On Election Day, I went to the polls with my then two-year-old son. After casting my vote, I took a selfie holding my son in my arms. We were both beaming at the camera, wearing “I Voted” stickers. Things had come full circle. That night, I was confident that my son would witness the triumph that had eluded me as a child: a woman in the White House. Hillary Clinton as the first woman president.
But Trump’s election wasn’t the only event of 2016 that made me seriously question my political story. A few months earlier, Philando Castile was killed by a police officer during a routine traffic stop. His murder happened about a mile away from my childhood home. And the following year, the officer who shot him was acquitted of all charges.
The truth is, the community of my childhood is plagued by the same injustice that exists everywhere. There was nothing special about us—or our politics. The “good” liberal politics of my Minnesota childhood may have produced many favorable outcomes when it comes to education, health, and quality of life, but it masked deep racial inequality that continues to this day. And the self-aggrandizing political story I constructed obscured my own complicity with the status quo.
As an adult, I purchased a home close to “good” public school for my son, further solidifying segregated housing patterns forged through decades of redlining and predatory lending practices. I availed myself of financial support from my parents that helped me with a down payment, thereby perpetuating racial privilege and giving my family an unearned leg up. My housing choices have meant that my family spends a good deal of time in predominantly white spaces.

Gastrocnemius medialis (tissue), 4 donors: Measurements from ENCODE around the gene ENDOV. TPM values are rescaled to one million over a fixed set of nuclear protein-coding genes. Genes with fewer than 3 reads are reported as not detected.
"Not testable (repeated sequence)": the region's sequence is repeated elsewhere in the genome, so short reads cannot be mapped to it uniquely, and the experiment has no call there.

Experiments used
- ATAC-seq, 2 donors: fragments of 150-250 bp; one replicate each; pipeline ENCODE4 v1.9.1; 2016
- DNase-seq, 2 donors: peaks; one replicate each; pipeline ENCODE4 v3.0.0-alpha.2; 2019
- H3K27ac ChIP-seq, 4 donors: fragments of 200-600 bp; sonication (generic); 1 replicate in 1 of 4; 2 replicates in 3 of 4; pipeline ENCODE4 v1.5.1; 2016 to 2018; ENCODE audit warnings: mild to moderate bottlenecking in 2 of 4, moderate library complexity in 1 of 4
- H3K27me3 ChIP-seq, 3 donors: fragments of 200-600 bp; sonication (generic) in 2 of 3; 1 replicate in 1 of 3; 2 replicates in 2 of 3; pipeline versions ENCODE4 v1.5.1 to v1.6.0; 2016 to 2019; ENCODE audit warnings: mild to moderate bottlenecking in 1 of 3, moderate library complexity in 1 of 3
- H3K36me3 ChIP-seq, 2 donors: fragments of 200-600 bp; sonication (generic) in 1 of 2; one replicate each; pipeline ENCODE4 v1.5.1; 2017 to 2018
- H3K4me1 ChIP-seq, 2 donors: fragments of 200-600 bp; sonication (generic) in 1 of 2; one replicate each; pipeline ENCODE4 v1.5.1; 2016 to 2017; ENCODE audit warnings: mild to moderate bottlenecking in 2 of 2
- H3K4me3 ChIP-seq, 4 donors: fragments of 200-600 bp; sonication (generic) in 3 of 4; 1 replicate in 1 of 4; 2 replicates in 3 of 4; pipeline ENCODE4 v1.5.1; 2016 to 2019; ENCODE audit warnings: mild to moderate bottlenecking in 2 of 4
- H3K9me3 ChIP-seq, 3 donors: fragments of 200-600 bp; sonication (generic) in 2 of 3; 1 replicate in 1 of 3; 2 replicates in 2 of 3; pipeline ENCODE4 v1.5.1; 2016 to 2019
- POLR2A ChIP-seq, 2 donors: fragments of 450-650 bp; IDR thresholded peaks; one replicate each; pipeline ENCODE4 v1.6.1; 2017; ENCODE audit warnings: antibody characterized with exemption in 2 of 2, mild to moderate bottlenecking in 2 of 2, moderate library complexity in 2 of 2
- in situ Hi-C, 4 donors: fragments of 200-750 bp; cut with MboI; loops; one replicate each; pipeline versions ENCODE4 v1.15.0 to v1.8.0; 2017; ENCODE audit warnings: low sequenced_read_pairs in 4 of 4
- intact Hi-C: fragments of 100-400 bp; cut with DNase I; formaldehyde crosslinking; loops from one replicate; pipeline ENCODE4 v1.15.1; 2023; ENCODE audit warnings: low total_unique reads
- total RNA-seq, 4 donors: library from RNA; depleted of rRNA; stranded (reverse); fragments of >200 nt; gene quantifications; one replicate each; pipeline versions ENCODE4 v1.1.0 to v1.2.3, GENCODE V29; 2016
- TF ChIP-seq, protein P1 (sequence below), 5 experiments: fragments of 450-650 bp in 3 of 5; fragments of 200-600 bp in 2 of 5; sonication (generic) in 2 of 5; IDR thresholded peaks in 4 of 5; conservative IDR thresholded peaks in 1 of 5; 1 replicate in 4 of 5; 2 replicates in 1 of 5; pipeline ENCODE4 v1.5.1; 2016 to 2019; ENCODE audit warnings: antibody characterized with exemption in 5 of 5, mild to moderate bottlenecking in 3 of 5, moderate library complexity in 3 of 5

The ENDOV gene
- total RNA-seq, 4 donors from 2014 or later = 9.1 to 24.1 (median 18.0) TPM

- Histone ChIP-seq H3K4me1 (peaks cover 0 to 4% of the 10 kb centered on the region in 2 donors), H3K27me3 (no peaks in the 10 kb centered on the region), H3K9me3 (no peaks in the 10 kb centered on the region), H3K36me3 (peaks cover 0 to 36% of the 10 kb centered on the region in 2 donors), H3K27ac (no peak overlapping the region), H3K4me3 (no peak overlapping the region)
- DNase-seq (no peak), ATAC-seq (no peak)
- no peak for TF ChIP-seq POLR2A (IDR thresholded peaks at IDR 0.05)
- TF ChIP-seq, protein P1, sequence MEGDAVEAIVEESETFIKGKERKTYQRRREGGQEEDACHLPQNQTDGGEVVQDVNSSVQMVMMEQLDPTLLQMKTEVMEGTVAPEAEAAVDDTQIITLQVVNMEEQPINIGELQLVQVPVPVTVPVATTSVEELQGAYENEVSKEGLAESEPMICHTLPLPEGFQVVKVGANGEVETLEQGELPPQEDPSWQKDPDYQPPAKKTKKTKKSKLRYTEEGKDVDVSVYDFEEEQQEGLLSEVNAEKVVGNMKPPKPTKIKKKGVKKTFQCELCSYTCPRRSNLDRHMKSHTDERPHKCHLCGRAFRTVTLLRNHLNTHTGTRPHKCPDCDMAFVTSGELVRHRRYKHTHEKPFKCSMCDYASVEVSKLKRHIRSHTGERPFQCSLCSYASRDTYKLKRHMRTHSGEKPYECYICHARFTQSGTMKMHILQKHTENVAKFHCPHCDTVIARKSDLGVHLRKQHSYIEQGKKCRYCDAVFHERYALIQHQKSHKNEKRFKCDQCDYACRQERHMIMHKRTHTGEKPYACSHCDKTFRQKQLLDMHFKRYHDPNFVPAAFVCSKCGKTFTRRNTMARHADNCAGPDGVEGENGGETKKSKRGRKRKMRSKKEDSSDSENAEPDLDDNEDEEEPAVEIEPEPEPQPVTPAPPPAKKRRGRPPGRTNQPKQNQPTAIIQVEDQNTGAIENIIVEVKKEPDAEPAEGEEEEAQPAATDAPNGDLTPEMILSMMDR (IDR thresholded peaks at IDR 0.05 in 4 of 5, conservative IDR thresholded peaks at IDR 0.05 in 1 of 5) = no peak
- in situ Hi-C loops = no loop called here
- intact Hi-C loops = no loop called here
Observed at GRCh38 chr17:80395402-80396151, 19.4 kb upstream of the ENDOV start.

None of these were intentionally racist acts. But as Prairie View A&M Endowed Professor of Political Science and New York Times columnist Melanye Price told me on the podcast, “The complement of your privilege is my disadvantage.” White women—white people—cannot retain our privilege while fighting for equity.
It can be tempting for progressive white women to pat ourselves on the back and view those “other” white women as the problem. But let’s be clear: voting Donald Trump out of office was the bare minimum of what it requires to move this country forward. We must also interrogate why it’s hard for so many of us to cede the racial privilege that remains our birthright. Do we work to ensure that our own kids’ public schools are well-funded and supported, while not engaging—or even opposing—efforts to equalize school funding across schools or districts? Do we advocate for or against housing zoning changes that would permit multi-family housing in affluent neighborhoods? Do we engage in fights for racial justice consistently, or only sporadically, like this past summer, when the depths of racial injustice and Black suffering become impossible to ignore?
It’s time to shift the white woman story. To make it less about “them” and more about “all of us.” And to step up in the ways that we must, through this continuous political action, alongside and led by communities of color. For it is through this engagement—this ongoing practice that goes well-beyond any one particular election—that progressive white women can own our stake in building a nation that reflects the values we profess to hold.
Julie Kohler is a fellow in residence at the National Women’s Law Center, a senior advisor to the Democracy Alliance, and the host of the podcast, White Picket Fence.